From the review: “This album will probably appeal to a wide swath of fans including country, their core and those who fell in love with them long ago – but it won’t fully satisfy everyone.”

Grade: B

Read the entire review: Album Review: Hootie & the Blowfish – Imperfect Circle

  1. Coldplay – Everyday Life

The double album Everyday Life continued to distance mega band Coldplay from their more somber pop past. It was better than their last two albums, showed signs of Coldplay life but also had some real head scratchers.

Album art for Everyday Life by Coldplay

From the review: “Everyday Life will leave you questioning the band’s motivation and longing for a bit more. Perhaps, a whole lot more once fully immersed in the new album and glimpses of light shine through as Coldplay takes you to another place you may or may not want to go.”

Grade: B-

Read the entire review: Album Review: Coldplay – Everyday Life

  1. Kansas – Point of No Return

The classic Kansas album, Point Of Know Return, released in 1977 fell into my hands after looking through a bin of records at an antique mall. It was a start, of sorts, to hopefully review past releases of albums found used on vinyl. And in an ironic twist, Kansas plans to tour the album next year and I have tickets!

Album artwork for Kansas album Point of No Return

From the review: “Side Two opens with the hopping “Lightning’s Hand” then arguably one of the best rock songs ever in “Dust in the Wind.” Man, is this a good song. So sad and contemplative. Kerry Livgren delivers a mesmerizing acoustic guitar but Robby Steinhardt on violin kills it. Great Walsh vocals too.”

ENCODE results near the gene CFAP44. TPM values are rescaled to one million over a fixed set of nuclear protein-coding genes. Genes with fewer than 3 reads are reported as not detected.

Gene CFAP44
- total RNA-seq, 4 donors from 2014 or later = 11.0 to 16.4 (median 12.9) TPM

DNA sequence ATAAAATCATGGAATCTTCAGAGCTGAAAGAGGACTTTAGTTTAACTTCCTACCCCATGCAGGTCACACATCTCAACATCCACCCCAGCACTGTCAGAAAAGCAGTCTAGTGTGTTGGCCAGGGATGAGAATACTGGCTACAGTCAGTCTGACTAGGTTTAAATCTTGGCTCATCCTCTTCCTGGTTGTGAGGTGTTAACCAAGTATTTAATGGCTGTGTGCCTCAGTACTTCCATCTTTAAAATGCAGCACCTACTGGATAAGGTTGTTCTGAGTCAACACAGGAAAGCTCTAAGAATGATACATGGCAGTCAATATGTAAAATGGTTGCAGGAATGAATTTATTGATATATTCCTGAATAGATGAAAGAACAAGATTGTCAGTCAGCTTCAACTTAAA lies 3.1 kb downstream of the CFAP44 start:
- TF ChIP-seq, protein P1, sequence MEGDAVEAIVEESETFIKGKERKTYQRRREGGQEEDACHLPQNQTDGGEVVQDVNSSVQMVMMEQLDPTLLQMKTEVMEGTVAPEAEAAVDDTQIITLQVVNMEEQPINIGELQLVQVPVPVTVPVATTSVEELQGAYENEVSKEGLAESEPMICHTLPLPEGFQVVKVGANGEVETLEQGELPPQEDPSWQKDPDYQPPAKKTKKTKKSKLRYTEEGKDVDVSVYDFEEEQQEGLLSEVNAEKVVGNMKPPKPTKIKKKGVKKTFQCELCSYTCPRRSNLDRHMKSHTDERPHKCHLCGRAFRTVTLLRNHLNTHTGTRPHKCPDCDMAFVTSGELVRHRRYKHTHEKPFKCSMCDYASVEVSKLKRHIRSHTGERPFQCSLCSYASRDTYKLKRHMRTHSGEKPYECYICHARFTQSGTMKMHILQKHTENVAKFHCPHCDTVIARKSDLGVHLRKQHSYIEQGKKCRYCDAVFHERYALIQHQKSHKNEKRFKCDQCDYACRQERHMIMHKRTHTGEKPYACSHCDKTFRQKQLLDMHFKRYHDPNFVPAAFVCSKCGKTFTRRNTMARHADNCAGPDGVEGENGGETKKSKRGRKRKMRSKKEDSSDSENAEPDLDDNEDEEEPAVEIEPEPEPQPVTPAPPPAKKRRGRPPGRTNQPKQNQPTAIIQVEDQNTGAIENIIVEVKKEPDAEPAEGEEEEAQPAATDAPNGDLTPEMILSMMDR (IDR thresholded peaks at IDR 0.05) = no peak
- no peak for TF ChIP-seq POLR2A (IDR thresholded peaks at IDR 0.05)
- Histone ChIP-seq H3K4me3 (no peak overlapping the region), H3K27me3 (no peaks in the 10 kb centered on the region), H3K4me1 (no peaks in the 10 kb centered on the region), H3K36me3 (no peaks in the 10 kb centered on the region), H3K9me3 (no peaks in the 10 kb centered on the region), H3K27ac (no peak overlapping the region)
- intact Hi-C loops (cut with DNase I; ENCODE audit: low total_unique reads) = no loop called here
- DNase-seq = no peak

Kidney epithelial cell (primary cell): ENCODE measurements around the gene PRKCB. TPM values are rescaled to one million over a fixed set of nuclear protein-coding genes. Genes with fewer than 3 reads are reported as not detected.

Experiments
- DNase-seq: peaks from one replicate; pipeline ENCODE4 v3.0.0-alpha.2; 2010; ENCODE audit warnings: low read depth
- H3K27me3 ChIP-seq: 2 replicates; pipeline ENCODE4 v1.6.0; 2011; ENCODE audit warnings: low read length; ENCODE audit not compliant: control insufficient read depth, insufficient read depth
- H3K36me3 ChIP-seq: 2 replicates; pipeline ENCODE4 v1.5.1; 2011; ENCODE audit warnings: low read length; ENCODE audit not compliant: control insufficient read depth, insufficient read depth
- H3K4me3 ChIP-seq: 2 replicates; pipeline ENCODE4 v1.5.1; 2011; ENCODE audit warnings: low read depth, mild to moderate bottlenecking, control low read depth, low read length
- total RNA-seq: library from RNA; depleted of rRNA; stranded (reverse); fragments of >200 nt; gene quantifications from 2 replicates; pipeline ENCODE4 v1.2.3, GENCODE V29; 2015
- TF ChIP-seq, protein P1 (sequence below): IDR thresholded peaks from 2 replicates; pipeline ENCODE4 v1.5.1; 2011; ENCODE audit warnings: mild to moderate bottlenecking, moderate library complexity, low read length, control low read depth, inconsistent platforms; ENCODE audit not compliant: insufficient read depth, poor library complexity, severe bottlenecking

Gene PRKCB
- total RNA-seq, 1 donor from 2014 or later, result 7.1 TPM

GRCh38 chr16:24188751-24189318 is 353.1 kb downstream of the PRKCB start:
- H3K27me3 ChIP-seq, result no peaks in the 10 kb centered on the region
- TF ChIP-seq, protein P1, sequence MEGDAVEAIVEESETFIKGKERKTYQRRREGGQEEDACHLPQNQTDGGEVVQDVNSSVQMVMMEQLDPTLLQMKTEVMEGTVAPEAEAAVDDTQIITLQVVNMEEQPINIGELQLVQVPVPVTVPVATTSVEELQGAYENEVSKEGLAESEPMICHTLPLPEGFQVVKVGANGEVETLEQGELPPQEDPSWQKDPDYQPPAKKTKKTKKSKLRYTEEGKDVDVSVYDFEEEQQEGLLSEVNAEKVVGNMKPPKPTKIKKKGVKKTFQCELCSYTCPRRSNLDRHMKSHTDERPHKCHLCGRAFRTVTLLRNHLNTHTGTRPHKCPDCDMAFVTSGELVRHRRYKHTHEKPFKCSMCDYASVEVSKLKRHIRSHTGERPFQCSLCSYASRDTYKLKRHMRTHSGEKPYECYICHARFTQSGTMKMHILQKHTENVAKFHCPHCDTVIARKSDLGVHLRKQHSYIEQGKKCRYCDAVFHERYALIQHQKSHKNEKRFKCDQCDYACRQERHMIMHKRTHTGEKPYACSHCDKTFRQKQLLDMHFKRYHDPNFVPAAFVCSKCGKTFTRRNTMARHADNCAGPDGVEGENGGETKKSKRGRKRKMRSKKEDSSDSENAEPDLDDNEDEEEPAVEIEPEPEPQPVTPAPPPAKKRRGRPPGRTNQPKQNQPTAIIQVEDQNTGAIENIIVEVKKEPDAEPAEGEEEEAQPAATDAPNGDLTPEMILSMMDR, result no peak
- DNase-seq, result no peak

Grade: N/A

Read the entire review: Album Review: Kansas – Point of No Return

 

8 comments

  1. Cool stuff Fella!
    I like how you nailed it down to a couple of new ones and reissues. New is new no matter what year it came out as long as you dug it. Rush In Rio on vinyl man that is cool.
    You made Mr. Snow’s day by putting that Collective Soul album at Numero Uno 1. I think I may have to check that one out!

  2. I’ve been intending to listed to Surviving but, like John, I just didn’t get around to it. I’m not familiar with a single note from the others, so there’s some for me to take away and find time to listen to.